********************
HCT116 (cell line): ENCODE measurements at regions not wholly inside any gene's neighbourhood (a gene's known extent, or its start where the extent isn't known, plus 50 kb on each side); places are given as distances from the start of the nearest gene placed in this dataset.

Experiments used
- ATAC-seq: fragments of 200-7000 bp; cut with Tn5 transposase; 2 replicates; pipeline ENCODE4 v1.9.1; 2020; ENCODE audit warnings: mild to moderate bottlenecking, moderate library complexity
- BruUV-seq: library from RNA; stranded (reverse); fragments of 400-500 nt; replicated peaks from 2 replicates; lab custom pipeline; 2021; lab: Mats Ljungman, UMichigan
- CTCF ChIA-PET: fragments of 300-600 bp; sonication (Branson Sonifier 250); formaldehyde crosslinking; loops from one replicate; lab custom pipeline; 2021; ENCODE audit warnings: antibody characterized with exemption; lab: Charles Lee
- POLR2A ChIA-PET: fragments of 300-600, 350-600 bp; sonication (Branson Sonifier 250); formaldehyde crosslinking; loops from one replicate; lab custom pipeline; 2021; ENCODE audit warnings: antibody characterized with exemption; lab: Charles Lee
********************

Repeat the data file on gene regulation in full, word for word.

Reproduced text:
HCT116 (cell line): ENCODE measurements at regions not wholly inside any gene's neighbourhood (a gene's known extent, or its start where the extent isn't known, plus 50 kb on each side); places are given as distances from the start of the nearest gene placed in this dataset.

Experiments used
- ATAC-seq: fragments of 200-7000 bp; cut with Tn5 transposase; 2 replicates; pipeline ENCODE4 v1.9.1; 2020; ENCODE audit warnings: mild to moderate bottlenecking, moderate library complexity
- BruUV-seq: library from RNA; stranded (reverse); fragments of 400-500 nt; replicated peaks from 2 replicates; lab custom pipeline; 2021; lab: Mats Ljungman, UMichigan
- CTCF ChIA-PET: fragments of 300-600 bp; sonication (Branson Sonifier 250); formaldehyde crosslinking; loops from one replicate; lab custom pipeline; 2021; ENCODE audit warnings: antibody characterized with exemption; lab: Charles Lee
- POLR2A ChIA-PET: fragments of 300-600, 350-600 bp; sonication (Branson Sonifier 250); formaldehyde crosslinking; loops from one replicate; lab custom pipeline; 2021; ENCODE audit warnings: antibody characterized with exemption; lab: Charles Lee